The puzzle of Melbourne’s small and ancient seals

‘Landmark’ study rewrites history of seals in southern Australia thanks to fossils washed up on Melbourne beach. 

A young man holds a fossil.
Museums Victoria palaeontologist James Rule with the seal fossil found by Professor Tim Flannery about 50 years ago.

In 2020, many people have spent hours on jigsaw puzzles. Young palaeontologist James Rule was among them. Only James’ puzzle was a little different. 

Firstly, the pieces were millions of years old. Second, they were found either washed up on a suburban Melbourne beach, or submerged beneath the waters of Port Phillip Bay over the course of 90 years. 

There were a couple of other discrepancies, but two major points of difference. 

James had just a handful of pieces and was working to assemble an image to which there was no guide. 

The picture he would reveal is outlined in a scientific paper published on August 18 in the Zoological Journal of the Linnean Society. The pieces were seal fossils. 

But James was not puzzling together articulated skeletons. Most were fragments eroded for more than five million years by the waves and sand off what is, today, the suburb of Beaumaris. 

‘To the untrained eye, I’d probably describe some of these fossils as shapely rocks,’ James says. 

‘Yet these unlikely-looking fossils have turned out to be very important.’

A set of bone fragments.
The nine fossils scientifically described for the first time in the recently released paper on archaic seals of Melbourne.

The fossils totally rewrite the history of seals in southern Australia. We know now that these seals were unrelated to—and smaller than—the Fur Seals and Sea Lions that call the bay home today.

None other than Professor Tim Flannery has hailed James’ study a ‘landmark’. 

He had good reason to pay close attention. As a school boy, long before he would become one of Australia’s most prominent scientists, a young Tim discovered the first of what would become James’ puzzle pieces.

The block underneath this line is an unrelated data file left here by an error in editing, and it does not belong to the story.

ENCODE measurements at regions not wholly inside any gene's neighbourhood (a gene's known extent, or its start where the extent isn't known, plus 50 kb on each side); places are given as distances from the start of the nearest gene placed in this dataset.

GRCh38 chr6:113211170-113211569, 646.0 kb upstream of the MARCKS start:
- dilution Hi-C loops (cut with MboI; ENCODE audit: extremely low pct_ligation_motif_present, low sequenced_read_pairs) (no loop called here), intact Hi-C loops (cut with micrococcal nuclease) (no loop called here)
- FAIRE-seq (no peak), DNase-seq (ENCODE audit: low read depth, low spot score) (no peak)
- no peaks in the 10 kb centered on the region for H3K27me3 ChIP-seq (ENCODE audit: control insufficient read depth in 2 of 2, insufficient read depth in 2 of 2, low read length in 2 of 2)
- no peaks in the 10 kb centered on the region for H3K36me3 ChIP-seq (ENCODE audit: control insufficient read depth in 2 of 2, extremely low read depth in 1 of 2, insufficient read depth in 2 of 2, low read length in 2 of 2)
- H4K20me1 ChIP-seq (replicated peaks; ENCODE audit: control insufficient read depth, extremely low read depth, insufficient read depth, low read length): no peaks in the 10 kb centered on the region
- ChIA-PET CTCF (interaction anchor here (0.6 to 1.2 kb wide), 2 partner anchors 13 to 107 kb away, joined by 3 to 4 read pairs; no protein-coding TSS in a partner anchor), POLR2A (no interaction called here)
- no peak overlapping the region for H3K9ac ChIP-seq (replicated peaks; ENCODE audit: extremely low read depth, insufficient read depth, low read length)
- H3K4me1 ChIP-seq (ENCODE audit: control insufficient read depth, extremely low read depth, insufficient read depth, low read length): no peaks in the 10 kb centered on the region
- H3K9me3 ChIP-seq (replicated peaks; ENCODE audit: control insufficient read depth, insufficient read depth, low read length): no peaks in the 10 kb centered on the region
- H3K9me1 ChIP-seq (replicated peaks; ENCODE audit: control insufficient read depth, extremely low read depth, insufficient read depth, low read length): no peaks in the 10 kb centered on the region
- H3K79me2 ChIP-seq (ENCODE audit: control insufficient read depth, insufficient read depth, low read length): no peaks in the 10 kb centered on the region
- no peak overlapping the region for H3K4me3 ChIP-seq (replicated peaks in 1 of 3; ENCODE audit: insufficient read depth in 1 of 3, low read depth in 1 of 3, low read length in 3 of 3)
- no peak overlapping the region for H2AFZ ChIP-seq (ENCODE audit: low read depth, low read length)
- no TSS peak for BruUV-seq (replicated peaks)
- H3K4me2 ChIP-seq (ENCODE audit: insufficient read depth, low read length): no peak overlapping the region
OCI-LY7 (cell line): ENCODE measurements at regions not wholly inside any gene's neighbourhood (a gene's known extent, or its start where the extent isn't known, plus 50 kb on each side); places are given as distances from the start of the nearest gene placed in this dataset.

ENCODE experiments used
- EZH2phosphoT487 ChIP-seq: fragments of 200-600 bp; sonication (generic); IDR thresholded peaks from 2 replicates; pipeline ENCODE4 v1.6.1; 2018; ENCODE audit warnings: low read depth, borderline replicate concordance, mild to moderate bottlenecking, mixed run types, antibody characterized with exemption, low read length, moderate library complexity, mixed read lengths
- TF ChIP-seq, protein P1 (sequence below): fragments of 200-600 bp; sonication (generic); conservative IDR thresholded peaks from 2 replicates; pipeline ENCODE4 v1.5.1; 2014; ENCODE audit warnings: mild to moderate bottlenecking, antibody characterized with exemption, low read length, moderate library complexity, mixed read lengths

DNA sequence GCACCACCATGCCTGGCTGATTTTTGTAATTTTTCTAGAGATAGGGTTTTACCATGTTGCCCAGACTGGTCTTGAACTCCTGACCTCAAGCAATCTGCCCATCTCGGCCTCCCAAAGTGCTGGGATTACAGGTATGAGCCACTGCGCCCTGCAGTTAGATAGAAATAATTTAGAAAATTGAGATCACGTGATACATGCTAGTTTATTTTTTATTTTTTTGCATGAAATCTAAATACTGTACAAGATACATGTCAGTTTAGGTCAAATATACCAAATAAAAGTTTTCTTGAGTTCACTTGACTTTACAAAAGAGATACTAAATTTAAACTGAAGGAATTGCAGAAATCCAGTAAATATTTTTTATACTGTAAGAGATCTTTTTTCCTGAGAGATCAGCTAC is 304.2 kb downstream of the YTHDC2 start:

In those intervening 50 years, dozens more fossil seal fragments turned up–some collected by professional scientists, many by enthusiastic amateurs.

None, though, have quite the same mystique as that first fossil found by Professor Flannery. 

For one, it is by far the most visually striking—a set vertebrae and ribs that look, well, like a fossil.

Also, there is the very strong likelihood that the rest of that seal’s five-million-year-old bones are sitting below a few metres of water off a Melbourne beach, awaiting discovery. 

A bunch of seals lounging on a beach.
If the recent findings were an image it would be this—an artist's impression of monarchine seals in Port Phillip Bay in the Late Miocene, more than five million years ago.

The problem is, not even Tim knows precisely where. He remembers the day, as an 11-year-old, he swam out a little deeper into the bay with a mask and snorkel. Tim remembers diving down, spying something strange and carrying a heavy object to the surface. Diving repeatedly, losing breath, being swept away by a current.

Tim returned, searching in vain for the rest of the fossil he knew must still be there.